Hill graduated from Art Center last summer. He spent the next several months posting his student spec ads, including a three-spot campaign for Playboy.com, which won a student Clio Award in May.
The Playboy.com campaign is set in an office environment where standard work codes and etiquette policies have been turned upside down. In this imaginary company, sex is good, doing work is bad, and a heavy-handed boss enforces the rules. So, in "Porn Surfer," an employee is filling out a purchase order but quickly switches his computer screen to a porn site when he sees the boss coming. Another spot, "Couple," finds a man and a woman in an office. They're reviewing some accounting figures, but suddenly contort themselves into a passionate embrace when the boss happens by.
"You can really see that the spots on Nick's reel have a purpose, and that there's an advertising background behind them," said Van Howten. "He understands how to tell a story about a product."
In the coming weeks, Hill plans to direct his first music video for Detroit garage rock band The Sights' "Be Like Normal," which Level 7 will produce. It remains to be seen what Hill will do for clips representation. "I'm just starting to delve into music videos," said the Detroit native, who has some ties to the local music scene there. "But for now, I have no great aspirations beyond that." Van Howten said Hill can rely on Level 7 as needed for clips jobs.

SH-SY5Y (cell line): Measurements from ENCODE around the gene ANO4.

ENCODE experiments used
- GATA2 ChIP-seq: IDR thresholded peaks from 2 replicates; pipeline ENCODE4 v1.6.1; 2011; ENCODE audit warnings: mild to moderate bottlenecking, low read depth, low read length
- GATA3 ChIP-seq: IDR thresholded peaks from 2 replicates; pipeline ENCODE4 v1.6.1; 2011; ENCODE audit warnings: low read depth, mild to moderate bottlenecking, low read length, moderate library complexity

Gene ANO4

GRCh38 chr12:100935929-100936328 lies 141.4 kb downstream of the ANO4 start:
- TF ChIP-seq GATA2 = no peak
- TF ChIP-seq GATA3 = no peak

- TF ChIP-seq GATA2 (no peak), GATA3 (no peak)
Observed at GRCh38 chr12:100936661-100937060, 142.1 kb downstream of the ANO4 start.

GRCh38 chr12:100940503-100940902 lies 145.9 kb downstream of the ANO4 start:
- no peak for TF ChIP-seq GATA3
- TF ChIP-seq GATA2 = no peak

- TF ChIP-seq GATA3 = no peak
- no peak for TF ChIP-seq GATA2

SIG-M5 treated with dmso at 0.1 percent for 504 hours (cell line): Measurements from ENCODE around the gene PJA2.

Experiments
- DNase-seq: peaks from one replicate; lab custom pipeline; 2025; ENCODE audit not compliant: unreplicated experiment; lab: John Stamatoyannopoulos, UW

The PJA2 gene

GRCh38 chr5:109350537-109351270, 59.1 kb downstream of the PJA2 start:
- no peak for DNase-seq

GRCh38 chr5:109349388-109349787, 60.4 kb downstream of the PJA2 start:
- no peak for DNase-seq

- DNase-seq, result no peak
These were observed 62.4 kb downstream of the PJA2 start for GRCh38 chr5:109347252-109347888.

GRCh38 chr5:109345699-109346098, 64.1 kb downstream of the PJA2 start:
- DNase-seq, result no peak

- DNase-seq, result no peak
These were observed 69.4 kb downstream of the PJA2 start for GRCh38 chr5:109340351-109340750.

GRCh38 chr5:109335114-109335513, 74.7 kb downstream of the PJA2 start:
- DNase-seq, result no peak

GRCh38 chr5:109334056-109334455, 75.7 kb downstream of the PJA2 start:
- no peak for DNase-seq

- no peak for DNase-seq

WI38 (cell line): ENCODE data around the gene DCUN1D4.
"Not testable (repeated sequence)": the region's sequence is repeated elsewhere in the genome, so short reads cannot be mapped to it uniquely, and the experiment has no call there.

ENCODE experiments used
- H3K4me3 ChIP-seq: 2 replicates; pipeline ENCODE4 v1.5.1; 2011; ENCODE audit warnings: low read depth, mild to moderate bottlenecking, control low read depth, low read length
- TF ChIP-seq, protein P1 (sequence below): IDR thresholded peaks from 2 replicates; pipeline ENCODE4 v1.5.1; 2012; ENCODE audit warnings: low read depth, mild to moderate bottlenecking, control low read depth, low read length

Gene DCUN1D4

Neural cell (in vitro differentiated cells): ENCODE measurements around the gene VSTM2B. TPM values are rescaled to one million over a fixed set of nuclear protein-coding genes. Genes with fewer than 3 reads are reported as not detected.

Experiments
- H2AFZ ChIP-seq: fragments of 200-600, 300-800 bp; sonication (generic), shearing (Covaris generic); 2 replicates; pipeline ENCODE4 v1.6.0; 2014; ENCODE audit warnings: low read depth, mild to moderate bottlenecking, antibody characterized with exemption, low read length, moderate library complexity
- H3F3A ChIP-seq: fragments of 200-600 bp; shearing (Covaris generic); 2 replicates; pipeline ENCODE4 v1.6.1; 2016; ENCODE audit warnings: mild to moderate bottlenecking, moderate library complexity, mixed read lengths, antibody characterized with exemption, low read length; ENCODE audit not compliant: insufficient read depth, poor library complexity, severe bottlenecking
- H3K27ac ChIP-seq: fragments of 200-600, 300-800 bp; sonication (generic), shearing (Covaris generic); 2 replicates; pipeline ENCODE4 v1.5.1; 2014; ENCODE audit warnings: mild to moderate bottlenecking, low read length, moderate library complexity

Hill was raised in the advertising business. His father, Chato Hill, is a creative director at Detroit agency Solomon Friedman. From the age of 15, the younger Hill spent his summers working at the agency, writing ad copy and producing radio spots for regional clients such as Franklin Bank and Quality Farm and Fleet.
He earned an undergraduate degree from Michigan State University, East Lansing, Mich., and after college spent another two years as a copywriter/broadcast producer at Solomon Friedman. During that time he made his directing debut on a humorous four-spot TV campaign for the Southeast Michigan Regional Transit (SMART) bus system. The ads feature people who really love the SMART buses, such as a guy who camps out at a bus stop just so he can watch the vehicles.
Three and a half years ago, Hill left the agency to attend Art Center. In addition to the SMART and Playboy.com spots, his reel features spec ads for Nike golf and Tide. The director said his passion lies in creating memorable characters. "Going beyond the cookie-cutter mold of comedy-dialogue, I'm a student of character," he noted. "I'm always studying nuances in film, literature, whatever the art form. For me the comedy comes out of casting, directing and writing. It's more than just putting a goofy guy on the screen and having him do something goofy. I search for unusual, unique characters that allow me to use individual eccentricities in a dark, yet humorous manner."
Bonito and Hill join a Level 7 director roster also comprising Sandy Collora, Bryan Hokom, C.J. Jacobsen, David Wynn-Jones, Andy Tennant, and Alexander Witt. David Van Eyssen serves as creative director at the production house, which is a part of the Hollywood-based Aspect group of companies that also includes Aspect Ratio, Aspect Television, The Picture Mill, VOX.ADV and Digital Aspect.
Kelley Class of Marina Del Rey, Calif.-based Class Represents markets Level 7 on the West Coast and in the Midwest. New York-based Portnoy/Sitzer handles the company's East Coast sales.